Immuno-physiological responses of cows parenterally supplemented with selenium and vitamin E

  • Fábio Prudêncio de Campos Instituto de Zootecnia
  • Eduardo Pires Macêdo Mestre em Zootecnia
  • Ricardo Lopes Dias da Costa Instituto de Zootecnia
  • Cláudia Cristina Paro de Paz Instituto de Zootecnia


The intensive production system imposes severe challenges to dairy animals. Even with the adoption of biotechnology and modern breeding and milking practices, infection of the mammary gland is a persistent problem in the dairy business. Mastitis can be caused by numerous microorganisms, with citation of over 137 agents in the literature. However, bacteria are most common cause. Metabolic disorders, health and nutrition are also related to mammary gland health. In particular, the deficiency of selenium and vitamin E can suppress the immune system and increase susceptibility to disease. The aim of this study was to evaluate the effect of parenteral administration of selenium and vitamin E on the somatic cell count in milk and blood and immunological parameters of Holstein cows with a history of chronic mastitis. A total of 53 lactating cows were assigned to two groups: batch control - with parenteral administration of a placebo, and batch treated - with parenteral supplementation of 6.0 mL of a solution composed of selenium and vitamin E every 21 days, totaling five collection periods. The dosage of the commercial product used supplied 22.5 mg of sodium selenite and 1,500 IU of Vitamin E (water-soluble acetate). The experimental design was completely randomized with measures repeated in time. The California mastitis test (CMT) results were analyzed by the PROC GENMOD of the SAS program (2003) using the Chi-square test and considering the Poisson distribution in the model, with 318 observations. The Spearman correlation test was performed between somatic cell count (SCC) and California mastitis test (CMT) results in each collection period. Milk samples were collected for the determination of SCC and CMT results. Blood samples were also collected from 46% of the treatment and control groups and 42% of the treated animals for determination of complete blood count and analysis of immunoglobulins. No significant difference was found for SCC between the different treatments (P>0.05). But this variable was significantly affected by days in lactation (DiL). SCC increased with more days in milk (10×105 vs. 35×105 cell/mL for control and 15×105 vs. 39×105 cell/mL for treated (P<0.05), in DiL 0-110 and longer than 400 days, respectively. For the California mastitis test variable, there was no significant difference between treatments, but there was significant correlation of CMT and SCC to mammary quarters in the control (r= 0.41 to 0.79, P < 0.05) and treated groups (r=0.55 to 0.65, P < 0.05) in the collection intervals. Overall, there was a significant correlation between SCC and CMT results for mammary quarters (r= 0.30 to 0.45, P < 0.05). The blood and immunological parameters were not affected by treatments. It can be inferred that in individuals with a history of high somatic cell counts, the parenteral use of selenium and vitamin E produced no effect on the reduction of somatic cell count or changes in leukogram and immunoglobulins.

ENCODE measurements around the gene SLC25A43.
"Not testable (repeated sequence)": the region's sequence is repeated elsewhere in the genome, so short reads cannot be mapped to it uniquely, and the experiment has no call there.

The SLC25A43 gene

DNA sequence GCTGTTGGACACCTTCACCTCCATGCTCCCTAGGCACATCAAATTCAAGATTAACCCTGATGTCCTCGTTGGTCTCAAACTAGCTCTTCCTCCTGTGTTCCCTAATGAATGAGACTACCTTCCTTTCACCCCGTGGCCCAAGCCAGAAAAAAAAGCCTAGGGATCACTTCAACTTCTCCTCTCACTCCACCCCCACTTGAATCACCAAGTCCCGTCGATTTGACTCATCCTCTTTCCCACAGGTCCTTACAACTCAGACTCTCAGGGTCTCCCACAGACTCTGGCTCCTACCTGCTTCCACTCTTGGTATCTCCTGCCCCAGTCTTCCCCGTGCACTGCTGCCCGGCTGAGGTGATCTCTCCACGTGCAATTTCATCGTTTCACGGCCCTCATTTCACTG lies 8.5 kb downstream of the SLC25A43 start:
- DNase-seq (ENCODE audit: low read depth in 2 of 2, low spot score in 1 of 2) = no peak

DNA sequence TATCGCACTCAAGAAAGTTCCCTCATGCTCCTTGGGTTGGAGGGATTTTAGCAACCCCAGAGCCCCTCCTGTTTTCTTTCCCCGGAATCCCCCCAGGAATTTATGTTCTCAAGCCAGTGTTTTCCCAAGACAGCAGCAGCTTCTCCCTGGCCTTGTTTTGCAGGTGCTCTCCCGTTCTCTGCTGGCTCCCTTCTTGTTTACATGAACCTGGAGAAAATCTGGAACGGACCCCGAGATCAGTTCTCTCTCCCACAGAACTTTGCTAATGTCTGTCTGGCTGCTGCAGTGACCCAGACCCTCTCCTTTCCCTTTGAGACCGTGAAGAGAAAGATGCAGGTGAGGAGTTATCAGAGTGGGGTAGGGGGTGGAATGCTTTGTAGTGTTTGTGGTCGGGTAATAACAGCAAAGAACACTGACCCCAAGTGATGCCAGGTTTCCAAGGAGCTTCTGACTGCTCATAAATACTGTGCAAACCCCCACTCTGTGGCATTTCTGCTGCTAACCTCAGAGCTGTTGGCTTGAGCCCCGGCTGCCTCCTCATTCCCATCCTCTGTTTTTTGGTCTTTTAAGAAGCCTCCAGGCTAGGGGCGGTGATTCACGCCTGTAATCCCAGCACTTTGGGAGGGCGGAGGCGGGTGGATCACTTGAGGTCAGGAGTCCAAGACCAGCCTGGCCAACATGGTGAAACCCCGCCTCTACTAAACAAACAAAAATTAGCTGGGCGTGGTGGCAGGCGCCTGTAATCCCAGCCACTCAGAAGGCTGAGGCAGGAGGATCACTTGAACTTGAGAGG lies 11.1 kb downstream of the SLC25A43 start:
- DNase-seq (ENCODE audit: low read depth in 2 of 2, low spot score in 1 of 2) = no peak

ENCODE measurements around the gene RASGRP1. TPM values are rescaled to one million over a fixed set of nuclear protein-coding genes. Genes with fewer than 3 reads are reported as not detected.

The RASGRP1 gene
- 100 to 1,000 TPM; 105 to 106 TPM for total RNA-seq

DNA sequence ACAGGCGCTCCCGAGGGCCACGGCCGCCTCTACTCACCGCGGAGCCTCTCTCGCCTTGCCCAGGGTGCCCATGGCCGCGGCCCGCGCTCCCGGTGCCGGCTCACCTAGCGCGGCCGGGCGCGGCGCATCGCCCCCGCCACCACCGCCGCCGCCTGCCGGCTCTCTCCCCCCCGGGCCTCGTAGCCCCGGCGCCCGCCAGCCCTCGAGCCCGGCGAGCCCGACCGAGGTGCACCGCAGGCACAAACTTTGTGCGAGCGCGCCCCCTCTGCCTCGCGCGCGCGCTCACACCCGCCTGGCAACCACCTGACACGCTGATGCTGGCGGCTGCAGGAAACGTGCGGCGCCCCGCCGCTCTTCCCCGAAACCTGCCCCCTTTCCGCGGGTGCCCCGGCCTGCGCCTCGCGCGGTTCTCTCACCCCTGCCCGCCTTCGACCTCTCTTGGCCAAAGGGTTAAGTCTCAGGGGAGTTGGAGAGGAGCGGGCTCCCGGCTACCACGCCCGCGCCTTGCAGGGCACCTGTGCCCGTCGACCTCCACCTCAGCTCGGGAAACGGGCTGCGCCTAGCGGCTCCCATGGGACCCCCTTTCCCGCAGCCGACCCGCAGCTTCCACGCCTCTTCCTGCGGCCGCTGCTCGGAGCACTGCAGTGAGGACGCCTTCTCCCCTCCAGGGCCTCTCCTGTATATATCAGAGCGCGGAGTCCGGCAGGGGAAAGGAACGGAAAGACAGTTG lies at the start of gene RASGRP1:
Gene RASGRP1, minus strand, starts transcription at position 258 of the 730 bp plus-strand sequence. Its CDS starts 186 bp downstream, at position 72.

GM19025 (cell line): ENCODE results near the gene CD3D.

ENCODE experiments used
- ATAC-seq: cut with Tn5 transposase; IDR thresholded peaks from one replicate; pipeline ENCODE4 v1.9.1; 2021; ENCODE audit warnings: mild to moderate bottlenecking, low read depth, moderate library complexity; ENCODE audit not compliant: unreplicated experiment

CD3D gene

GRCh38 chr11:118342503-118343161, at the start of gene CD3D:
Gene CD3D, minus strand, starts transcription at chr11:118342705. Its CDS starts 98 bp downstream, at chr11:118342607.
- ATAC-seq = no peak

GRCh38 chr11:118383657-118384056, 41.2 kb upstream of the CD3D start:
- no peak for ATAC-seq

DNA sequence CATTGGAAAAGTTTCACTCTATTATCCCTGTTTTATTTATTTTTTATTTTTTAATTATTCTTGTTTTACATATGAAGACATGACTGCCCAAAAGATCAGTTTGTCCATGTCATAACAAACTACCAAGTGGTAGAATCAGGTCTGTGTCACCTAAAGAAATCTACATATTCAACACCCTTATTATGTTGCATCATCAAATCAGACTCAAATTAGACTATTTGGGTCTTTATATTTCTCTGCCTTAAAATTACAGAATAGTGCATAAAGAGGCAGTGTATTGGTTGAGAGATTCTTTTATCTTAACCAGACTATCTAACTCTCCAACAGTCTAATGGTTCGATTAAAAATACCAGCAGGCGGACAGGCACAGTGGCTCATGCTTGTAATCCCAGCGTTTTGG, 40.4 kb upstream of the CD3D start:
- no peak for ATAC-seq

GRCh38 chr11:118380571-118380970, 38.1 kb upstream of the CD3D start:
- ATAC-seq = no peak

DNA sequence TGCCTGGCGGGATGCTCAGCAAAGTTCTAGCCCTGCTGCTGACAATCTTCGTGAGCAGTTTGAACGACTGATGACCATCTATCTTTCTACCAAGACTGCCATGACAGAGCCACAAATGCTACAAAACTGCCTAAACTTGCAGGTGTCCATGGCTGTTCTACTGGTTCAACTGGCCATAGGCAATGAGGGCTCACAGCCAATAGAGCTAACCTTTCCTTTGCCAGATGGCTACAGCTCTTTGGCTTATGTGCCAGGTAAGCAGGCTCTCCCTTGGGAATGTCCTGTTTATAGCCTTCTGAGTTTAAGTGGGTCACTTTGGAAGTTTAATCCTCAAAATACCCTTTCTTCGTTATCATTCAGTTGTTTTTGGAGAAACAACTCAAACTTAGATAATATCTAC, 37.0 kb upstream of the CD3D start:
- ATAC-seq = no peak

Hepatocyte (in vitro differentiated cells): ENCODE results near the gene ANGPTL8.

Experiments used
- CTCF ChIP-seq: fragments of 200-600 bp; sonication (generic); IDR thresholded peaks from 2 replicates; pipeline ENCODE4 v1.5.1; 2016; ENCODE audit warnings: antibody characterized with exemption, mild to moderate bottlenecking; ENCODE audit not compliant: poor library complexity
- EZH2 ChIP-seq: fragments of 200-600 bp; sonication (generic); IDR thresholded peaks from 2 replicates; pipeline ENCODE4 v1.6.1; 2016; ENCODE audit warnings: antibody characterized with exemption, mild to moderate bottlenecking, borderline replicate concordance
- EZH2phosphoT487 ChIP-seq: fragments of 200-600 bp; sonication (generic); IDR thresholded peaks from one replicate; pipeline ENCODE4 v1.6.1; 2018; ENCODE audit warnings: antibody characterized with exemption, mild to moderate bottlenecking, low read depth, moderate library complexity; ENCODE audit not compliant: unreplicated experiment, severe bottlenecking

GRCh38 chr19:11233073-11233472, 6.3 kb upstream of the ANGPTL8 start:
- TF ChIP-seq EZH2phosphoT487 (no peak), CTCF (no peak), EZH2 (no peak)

Como Citar
Campos, F., Macêdo, E., da Costa, R., & Paz, C. (2019). Immuno-physiological responses of cows parenterally supplemented with selenium and vitamin E. Boletim De Indústria Animal, 74. Recuperado de